This “outside” strategic intelligence approach combined with the “inside” business intelligence approach will give the full picture.

Sharing: the logical next step

I would add to these 3 pillars a fourth one : the adoption of a knowledge sharing platform has numerous advantages (Central repository, Company memory, Collaboration place, Accessibility, ...).

When it comes to implementing Strategic Intelligence what’s your top tip for HEADWAY readers?

Strategic Intelligence is considered differently according to the part of the world or to the country : from a must to a luxury that cannot be afforded.

Top management must be convinced about this approach and must back the function wholeheartedly.

You are currently studying a master class in Strategic Intelligence at HEC-ULg. How is this stretching you further?

This class allows us to widen our scope, take a step back, take a critical look at our way of working. It is a great experience on several levels :
  • from a content perspective : it’s an occasion to learn new theories and to review or revise some other ones
  • from a technique perspective : speakers explained techniques to build strategies and showed us tools
  • from a human perspective : it’s an exchange of views and experiences with people expert in their field and working together gives lessons of humility and sharing
  • from a network perspective : it is an opportunity to meet with people having a common interest I would not have come across in other circumstances

I would like to mention two high points : firstly, the organisation of the Strategic and Economic Symposium 2013 with prestigious speakers : Alain Juillet6, Alain Winants7, Guy Rapaille8 and Patrick Leroy9. The theme was the relationship between the ‘State intelligence services’ and the enterprises.
Secondly taking part in a war room as the closing exercise of the programme and our final exam.

Interesting. How did the format work?

Well, there were 14 of us in 3 rival teams. We were given a specific theme, 32 hours, and one mission: to study the positions of the different stakeholders, their arguments, their presence in the media and come up with an action plan.

Essentially you have to live a real-time “issue”, firstly by detecting the signals to prevent it becoming a crisis. Then you develop scenarios for the specific sector. This involves collaborating with people often from very different backgrounds and points of view. All of this really tests you intellectually, emotionally and physically.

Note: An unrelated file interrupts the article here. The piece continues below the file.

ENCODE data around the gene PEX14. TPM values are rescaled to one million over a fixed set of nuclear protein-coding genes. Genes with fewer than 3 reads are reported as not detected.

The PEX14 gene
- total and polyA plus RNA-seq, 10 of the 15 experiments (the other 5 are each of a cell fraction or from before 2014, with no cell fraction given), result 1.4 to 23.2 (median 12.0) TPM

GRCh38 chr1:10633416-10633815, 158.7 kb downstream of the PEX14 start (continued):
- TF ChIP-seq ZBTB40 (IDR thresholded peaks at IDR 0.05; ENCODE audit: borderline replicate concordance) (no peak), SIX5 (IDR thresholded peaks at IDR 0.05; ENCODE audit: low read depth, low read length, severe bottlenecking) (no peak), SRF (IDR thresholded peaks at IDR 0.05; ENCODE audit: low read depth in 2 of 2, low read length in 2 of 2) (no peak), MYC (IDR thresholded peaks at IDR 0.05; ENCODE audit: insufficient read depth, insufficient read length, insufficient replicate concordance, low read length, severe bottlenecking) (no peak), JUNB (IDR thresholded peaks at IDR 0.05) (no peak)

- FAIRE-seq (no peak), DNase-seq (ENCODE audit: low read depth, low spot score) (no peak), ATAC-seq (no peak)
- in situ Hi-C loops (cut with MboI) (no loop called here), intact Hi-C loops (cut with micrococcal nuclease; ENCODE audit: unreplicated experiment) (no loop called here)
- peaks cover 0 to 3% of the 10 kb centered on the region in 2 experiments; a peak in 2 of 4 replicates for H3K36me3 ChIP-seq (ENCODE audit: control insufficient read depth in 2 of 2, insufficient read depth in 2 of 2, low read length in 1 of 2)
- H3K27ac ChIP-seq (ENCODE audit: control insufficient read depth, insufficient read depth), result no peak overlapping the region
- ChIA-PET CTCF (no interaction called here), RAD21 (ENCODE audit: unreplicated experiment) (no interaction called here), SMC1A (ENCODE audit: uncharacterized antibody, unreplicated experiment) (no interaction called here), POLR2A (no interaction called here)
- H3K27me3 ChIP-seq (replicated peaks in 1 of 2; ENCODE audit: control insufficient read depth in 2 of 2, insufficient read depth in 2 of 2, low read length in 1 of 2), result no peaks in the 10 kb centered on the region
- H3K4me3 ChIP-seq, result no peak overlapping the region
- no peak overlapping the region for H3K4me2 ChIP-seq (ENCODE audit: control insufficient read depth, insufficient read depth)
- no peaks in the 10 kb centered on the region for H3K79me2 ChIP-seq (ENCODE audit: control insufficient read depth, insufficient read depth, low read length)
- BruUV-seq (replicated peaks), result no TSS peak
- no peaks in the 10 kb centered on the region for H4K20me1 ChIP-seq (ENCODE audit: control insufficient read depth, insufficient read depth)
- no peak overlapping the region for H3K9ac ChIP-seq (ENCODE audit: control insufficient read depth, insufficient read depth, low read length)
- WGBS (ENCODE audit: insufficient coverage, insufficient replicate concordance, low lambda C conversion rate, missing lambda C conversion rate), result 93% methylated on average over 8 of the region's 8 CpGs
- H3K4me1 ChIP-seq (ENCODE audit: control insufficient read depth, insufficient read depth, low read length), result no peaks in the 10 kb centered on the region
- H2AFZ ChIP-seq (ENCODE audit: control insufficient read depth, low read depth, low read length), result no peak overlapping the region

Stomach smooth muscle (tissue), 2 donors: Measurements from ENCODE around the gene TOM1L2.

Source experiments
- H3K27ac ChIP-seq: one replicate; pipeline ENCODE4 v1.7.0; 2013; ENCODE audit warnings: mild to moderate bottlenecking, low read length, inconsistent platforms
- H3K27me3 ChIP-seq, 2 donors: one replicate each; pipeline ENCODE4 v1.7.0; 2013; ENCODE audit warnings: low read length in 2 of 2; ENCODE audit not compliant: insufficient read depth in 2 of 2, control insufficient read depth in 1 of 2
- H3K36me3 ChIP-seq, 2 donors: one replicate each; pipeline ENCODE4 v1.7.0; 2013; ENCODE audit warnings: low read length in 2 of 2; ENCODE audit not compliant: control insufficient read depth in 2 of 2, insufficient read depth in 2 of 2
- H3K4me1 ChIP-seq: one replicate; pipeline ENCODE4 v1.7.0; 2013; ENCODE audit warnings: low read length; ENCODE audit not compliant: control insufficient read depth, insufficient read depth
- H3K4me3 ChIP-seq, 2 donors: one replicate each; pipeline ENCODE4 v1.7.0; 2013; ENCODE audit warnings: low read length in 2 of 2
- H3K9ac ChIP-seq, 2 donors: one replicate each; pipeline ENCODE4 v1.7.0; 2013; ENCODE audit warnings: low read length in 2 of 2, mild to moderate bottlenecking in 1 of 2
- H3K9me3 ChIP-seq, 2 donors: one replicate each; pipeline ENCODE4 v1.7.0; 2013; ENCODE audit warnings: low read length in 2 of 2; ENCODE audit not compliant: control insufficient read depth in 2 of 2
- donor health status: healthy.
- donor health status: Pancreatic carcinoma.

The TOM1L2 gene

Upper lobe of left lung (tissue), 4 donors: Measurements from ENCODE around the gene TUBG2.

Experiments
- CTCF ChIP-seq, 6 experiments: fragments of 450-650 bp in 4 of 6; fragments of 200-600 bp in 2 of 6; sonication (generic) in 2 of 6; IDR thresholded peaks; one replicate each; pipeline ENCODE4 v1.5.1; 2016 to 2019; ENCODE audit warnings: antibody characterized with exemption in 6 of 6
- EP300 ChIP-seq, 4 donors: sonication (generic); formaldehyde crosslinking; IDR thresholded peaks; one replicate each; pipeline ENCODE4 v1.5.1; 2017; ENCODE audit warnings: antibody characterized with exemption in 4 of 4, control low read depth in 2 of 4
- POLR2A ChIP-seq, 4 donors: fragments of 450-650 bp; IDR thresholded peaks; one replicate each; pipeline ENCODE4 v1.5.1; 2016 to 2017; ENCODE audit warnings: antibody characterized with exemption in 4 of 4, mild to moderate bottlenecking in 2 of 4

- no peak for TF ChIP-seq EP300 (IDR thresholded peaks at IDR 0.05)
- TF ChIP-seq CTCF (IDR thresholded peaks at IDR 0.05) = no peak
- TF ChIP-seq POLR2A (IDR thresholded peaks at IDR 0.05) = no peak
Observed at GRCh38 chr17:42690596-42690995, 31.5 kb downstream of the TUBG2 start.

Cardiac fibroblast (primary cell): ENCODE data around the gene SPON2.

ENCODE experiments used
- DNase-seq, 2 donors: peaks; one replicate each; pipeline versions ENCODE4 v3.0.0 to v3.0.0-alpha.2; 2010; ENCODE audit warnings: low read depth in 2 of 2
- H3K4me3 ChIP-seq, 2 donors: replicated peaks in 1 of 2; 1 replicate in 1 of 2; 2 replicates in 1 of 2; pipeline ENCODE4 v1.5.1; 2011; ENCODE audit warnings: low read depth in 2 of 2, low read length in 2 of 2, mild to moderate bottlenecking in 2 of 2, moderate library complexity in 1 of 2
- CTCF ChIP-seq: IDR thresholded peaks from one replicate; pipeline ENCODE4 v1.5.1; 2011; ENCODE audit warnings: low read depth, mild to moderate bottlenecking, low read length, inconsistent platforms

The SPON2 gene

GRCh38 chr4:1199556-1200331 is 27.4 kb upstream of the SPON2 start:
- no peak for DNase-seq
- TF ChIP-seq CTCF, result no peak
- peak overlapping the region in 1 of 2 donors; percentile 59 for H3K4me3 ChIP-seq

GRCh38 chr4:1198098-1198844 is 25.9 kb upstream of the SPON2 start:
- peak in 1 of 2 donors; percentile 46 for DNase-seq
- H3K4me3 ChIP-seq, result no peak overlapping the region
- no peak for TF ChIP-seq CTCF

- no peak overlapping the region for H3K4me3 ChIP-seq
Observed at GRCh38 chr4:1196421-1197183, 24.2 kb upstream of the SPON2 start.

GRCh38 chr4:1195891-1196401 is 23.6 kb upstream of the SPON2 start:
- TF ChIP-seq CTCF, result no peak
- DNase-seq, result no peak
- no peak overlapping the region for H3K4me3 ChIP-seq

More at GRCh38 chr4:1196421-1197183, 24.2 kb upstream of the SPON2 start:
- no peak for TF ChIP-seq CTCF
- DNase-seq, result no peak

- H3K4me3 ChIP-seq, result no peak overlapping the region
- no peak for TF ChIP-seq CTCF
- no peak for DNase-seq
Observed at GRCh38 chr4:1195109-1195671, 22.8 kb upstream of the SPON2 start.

Talking of war rooms, I hear you have a relevant and fun hobby!

Yes, as a teacher of self-defence system (krav maga), I have developed a training programme underlining the parallel between strategic intelligence and defence sport. In case of a person’s aggression or of a competitor’s attack, a series of common factors will make the difference : that could be awareness, anticipation, stress management, determination, speed of decision making, velocity of execution ... that’s to name but a few.

And that leads me naturally to the wise words of George S. Patton:

The more you sweat in peace, the less you bleed in war ...



1Open Source Intelligence
2Human Intelligence
3Social Media Intelligence
4Bring Your Own Device
5New Technologies of Information and Communication
6« Président du club des directeurs de sécurité des entreprises » (France) and « Président de l’académie d’intelligence économique » (France)
7« Administrateur général de la Sûreté de l’Etat » (Belgium)
8« Président du Comité Permanent de contrôle des Services de renseignement » (Belgium), « Président du BISC » (Belgium)
9« Chef de l’analyse de la Division contre-ingérence du SGRS » (Belgium)